Wednesday, March 23, 2016

SXSW 2016 - A Retrospective

Having a panic attack is kind of like this:  you’re doing some kind of mundane activity, like showering, or driving, or sitting in a meeting, or trying to fall asleep, and you think you see a tiger out of the corner of your eye. You try to look away, or pretend it’s not there, but your body and brain shift into fight-or-flight response. You tense, you spiral into stress, you feel certain you’re going to die if you don’t escape right away. Except — there is no escape, because the tiger isn’t real. It’s a thought, in your brain, and no amount of logic or left-brain coercion can break you out of the feeling that you’re doomed, so you turn white and feel like you might pass out. For me, at least, this is what a panic attack feels like.

Dissociating is kind of like this:  you’re reading a book, and you can picture in your mind exactly what the main protagonist looks like. You seem them navigating through the world. You can sometimes sympathize with their emotions, but you are always sort of floating above them, observing them but not fully experiencing what it is they’re going through, not really seeing through their eyes or living in their skin. Except it’s actually you you’re floating above, not a fictional character; it’s your own eyes that seem to not quite belong to you. You keep yourself distant from your own lived experience because the trauma of really feeling what you’re feeling seems like too much to bear, so your brain protects you by keeping you distant. This is my experience.

Having an eating disorder can be like this:  you give a presentation at work, and your boss tells you that you did a good job, but to make sure that you keep your bullet points on your slides shorter next time. Despite getting mostly positive feedback, you feel down about yourself, and this manifests itself by you thinking, “Ugh, if only I spoke three more languages, nobody would ever think anything I do is wrong! Why can’t I just get French down, already?!” Except instead of languages, you think you need to lose some magical amount of weight, because this will make you “perfect” in the eyes of other people, and you will no longer have to live in fear of failing someone and being abandoned. Equally as disjointed as thinking you need to learn more languages, but far more damaging depending on the actions you may take following the thoughts. This is just a slice of the life you might have with an eating disorder.

This is a weird way to start a review of a music conference, I know. But here’s the thing — if you live with anxiety, with a panic disorder, with an eating disorder, as I do, this colors much of your life experiences. These things don’t define me, but they are a part of me — a part I’m working very hard to overcome or cope with in various forms and fashions. But they are also the reasons why music is so crucial for me. Around February each year, I get to feeling a bit down. I went to college with the idea that I was going to make it in a creative industry. First, I thought film might be for me; then, radio. I finally settled on music journalism, and this choice really defined my path through college and in the years after I graduated. Hell, it’s still what I try to do in the in-between hours of my life (when I’m not at my day job). But while I continue to hustle to some degree, I’m not nearly as involved in music journalism as I used to be, when I was running a blog solely focused on music and regularly supporting local Austin bands through concert attendance and showcase curation. So by the time it’s been almost a year since the previous SXSW conference, I forget why I even bother. I feel overwhelmed by the massive amounts of artists coming to town, and a part of me wants to curl in a ball in my bathtub and stay in my apartment until the storm passes. But every year, I slowly work my way as far as I can through the artist lineup (yep — literally band by band, alphabetically until time runs out. This year I made it to the mid-J’s!) And every year, either as a birthday gift to myself or through the magic of music mag connections, I end up with a badge so that I can jump around fairly easily and consume more live music over the course of 4-5 days than I do the rest of the year. This year was my 10th year attending the festival, and this year more than ever, it felt like SXSW saved me.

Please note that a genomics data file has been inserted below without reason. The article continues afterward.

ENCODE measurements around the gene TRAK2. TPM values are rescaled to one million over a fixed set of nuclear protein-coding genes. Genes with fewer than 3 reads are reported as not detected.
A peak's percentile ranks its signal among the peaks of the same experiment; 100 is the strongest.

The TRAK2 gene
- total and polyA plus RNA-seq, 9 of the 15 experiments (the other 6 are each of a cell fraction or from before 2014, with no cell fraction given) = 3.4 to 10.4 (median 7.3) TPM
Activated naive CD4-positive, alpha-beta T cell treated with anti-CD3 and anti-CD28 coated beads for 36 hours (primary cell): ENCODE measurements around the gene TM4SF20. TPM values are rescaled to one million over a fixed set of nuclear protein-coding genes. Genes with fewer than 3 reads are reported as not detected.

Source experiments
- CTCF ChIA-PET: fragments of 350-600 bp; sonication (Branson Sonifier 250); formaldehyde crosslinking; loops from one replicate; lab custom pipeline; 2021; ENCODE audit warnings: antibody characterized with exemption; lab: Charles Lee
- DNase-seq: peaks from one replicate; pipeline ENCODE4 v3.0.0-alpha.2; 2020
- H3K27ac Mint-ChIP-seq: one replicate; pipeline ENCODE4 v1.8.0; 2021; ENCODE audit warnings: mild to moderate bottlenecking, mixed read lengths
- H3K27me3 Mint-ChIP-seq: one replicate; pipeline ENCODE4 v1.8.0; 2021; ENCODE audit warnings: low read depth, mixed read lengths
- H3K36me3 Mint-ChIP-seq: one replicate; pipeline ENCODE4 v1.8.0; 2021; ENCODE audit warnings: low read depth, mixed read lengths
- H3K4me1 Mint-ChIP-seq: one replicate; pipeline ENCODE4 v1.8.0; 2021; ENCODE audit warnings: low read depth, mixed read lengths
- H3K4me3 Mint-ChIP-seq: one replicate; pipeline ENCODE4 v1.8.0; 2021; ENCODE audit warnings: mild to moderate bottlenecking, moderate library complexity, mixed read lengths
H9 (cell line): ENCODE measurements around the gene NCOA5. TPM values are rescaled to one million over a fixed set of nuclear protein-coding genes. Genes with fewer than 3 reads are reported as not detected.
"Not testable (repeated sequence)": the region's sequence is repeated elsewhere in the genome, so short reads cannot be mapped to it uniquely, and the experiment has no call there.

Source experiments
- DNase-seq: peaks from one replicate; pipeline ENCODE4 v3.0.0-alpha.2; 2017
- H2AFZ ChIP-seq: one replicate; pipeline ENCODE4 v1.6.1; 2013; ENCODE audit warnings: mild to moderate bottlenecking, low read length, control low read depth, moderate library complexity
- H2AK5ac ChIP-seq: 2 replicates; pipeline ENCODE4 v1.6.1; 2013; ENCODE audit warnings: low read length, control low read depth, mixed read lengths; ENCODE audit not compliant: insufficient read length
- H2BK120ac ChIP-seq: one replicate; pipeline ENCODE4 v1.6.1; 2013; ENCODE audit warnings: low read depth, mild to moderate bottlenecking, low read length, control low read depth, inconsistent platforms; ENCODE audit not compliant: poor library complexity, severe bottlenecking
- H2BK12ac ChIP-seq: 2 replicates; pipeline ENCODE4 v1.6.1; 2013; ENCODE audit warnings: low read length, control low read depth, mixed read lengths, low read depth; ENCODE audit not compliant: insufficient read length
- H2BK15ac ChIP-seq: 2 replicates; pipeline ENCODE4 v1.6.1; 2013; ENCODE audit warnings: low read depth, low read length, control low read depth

The rest of my review will be split into days. My hope is that, whether you were there or not, you’ll be able to feel like you were, standing right next to me, doing goofy white girl dances right alongside mine. It won’t be a full retrospective, exactly; but rather a sort of quilt of memorable experiences woven together in what I hope will be an engaging and interesting fashion. If nothing else, I hope it turns you on to your new favorite band, and I hope that makes you feel less alone and more understood in this crazy, random, fucked up and beautiful world.






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